Commenting on the grill of the new Subaru Trebeca model, in his view having an ugly nose compared to Subaru models in prior years, Michael Yount of Knoxville TN claimed in the September 26, 2005 issue of Autoweek magazine that an automotive magazine once commented on the change of grill from 1970 to 1971 models of the Plymouth Barracuda by saying: "One look at the grill and we can't wait until last year."

Retro styling
Chrysler did a good job on the new Challenger, readily identifiable by those who knew the 1970s car.

GM, on the other hand, botched the new Camaro - it looks like a cross between a Challenger and a Mustang, should sell a lot of those cars (why buy an awkward copy-cat when you can have the real thing?). GM was shown how to style a new Camaro to evoke the original clean look but stumbled on with their notion.

The Mustang? No need for a retro design - whether you care for it or not the Mustang has always looked like a Mustang, even when they changed the size of it. And has been in production most if not all of the time since introduction circa 1964. (I commend Ford for making recent ones look more like the muscle-car versions circa 1970, the new ones are tidy in size but not awkward-looking like the Mustang II was. Though the latest is awkward somehow (including the nose) and less like a Mustang than most years.)

Convertibles too:
Convertibles disappeared from the North American market in the 1970s.
But when maverick Lee Iacocca got Chrysler to where it had a bit more money for new product development, he re-introduced a convertible, building on the LeBaron version of the K-Car. First a one-off that he drove - beseiged by people who saw it, he quickly put it into production.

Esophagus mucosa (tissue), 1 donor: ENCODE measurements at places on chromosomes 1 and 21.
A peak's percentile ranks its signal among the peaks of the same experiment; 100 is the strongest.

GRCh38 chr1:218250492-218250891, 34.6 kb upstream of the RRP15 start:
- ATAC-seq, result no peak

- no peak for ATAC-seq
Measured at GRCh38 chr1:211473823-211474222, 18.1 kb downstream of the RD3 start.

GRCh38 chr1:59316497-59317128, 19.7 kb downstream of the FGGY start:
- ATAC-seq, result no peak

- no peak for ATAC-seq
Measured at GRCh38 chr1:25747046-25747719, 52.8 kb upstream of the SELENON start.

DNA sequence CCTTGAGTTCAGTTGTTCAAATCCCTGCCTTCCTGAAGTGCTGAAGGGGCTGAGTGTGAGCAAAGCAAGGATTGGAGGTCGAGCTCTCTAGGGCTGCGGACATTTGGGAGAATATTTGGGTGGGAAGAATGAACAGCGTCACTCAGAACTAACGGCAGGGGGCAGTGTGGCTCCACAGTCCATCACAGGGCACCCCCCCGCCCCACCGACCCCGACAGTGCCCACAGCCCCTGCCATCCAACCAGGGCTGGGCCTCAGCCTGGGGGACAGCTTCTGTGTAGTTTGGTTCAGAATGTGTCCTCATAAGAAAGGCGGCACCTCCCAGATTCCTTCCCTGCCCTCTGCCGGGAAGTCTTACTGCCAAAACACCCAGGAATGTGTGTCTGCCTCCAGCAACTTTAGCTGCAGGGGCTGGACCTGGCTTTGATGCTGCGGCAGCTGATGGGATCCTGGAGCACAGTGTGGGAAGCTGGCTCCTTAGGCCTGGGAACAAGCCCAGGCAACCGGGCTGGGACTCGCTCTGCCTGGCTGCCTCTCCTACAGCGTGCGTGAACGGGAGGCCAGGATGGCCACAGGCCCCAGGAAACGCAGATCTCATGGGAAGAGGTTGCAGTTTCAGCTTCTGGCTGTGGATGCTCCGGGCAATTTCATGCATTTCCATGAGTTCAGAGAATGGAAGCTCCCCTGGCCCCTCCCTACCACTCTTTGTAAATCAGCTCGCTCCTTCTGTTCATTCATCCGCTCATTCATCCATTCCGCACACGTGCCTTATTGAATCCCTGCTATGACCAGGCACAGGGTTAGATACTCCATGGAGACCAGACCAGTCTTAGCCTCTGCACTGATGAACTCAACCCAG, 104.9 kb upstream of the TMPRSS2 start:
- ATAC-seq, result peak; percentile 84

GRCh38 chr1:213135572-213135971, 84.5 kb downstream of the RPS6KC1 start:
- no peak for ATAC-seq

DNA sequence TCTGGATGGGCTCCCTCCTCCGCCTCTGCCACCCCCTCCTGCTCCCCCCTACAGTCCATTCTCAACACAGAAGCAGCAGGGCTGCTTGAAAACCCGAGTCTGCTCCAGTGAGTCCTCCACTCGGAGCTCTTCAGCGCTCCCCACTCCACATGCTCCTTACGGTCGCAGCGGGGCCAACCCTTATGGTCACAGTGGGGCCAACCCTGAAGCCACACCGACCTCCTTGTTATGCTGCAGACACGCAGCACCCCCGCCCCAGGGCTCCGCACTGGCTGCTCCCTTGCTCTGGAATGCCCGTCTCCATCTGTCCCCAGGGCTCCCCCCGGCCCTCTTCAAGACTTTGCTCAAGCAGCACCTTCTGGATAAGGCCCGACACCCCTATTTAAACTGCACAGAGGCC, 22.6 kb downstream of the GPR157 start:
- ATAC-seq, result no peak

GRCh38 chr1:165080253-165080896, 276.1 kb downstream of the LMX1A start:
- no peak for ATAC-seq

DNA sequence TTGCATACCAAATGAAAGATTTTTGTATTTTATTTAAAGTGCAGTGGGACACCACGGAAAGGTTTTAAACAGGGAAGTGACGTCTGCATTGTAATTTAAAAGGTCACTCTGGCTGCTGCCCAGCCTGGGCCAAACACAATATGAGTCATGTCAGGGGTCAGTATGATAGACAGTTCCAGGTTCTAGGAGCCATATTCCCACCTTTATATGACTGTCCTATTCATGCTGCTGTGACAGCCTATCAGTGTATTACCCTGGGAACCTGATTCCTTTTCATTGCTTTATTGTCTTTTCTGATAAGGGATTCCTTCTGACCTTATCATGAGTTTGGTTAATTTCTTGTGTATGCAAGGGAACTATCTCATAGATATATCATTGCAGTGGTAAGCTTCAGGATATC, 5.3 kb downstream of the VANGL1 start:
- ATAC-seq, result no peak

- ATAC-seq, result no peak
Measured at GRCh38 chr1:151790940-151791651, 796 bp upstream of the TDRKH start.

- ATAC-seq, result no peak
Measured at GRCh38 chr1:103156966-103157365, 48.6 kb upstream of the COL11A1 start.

Somewhere along the way small open sports cars had disappeared from the market in North America. (Well, Mexico excluded as the VW's "The Thing" dune buggy continued in production there for years after. Remember the MG Midget and Austin-Healey Sprite, and larger ones from England and perhaps Italy? (I don't recall any from France - the 2CV does not count. ;-))
Then Mazda did a modern version - the Miata (aka MX-5), which is still in production years later.
And Fiat now sells a slightly restyled version of it using the old Fiat Spyder name (circa 1970s).

Occasionally a good retro-invoking design:
The 1992 Thunderbird looked nice to me, even though its individual styling elements had little in common with the more angular orginal two-seat model. (Round talk lights helped. For aerodynamics the orginal headlight surrounds had to go.
Alas, while initial sales were good it faded fast. (I suspect price, as it was on a Jaguar-Lincoln platform - people could buy a Chrysler Sebring convertible for far less.

Electronics too:
Toyota recently added an automatic headlight dimmer system to its cars.
A good idea, which is why General Motors offered it half a century ago.
Well, Toyota's system does include the lesser case of detecting tail lights of a vehicle ahead.

And in other products:
An ad for the Blackberry FLIP cellular phone showed its external display presenting an analogue clock dial complete with little windows for AM vs PM and day just like wrist watches once had. Heavily discounted however.

Copyright Keith Sketchley, page version 2017.08.14